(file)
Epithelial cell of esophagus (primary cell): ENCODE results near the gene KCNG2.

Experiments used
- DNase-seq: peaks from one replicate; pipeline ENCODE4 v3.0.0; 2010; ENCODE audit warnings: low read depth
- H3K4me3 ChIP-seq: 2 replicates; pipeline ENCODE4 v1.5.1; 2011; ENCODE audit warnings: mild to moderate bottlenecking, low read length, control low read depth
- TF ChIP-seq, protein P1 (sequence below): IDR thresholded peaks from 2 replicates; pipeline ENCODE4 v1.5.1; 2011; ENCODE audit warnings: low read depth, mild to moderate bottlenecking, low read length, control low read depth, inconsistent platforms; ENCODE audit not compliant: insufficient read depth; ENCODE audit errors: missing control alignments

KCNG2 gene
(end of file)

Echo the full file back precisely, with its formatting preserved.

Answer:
Epithelial cell of esophagus (primary cell): ENCODE results near the gene KCNG2.

Experiments used
- DNase-seq: peaks from one replicate; pipeline ENCODE4 v3.0.0; 2010; ENCODE audit warnings: low read depth
- H3K4me3 ChIP-seq: 2 replicates; pipeline ENCODE4 v1.5.1; 2011; ENCODE audit warnings: mild to moderate bottlenecking, low read length, control low read depth
- TF ChIP-seq, protein P1 (sequence below): IDR thresholded peaks from 2 replicates; pipeline ENCODE4 v1.5.1; 2011; ENCODE audit warnings: low read depth, mild to moderate bottlenecking, low read length, control low read depth, inconsistent platforms; ENCODE audit not compliant: insufficient read depth; ENCODE audit errors: missing control alignments

KCNG2 gene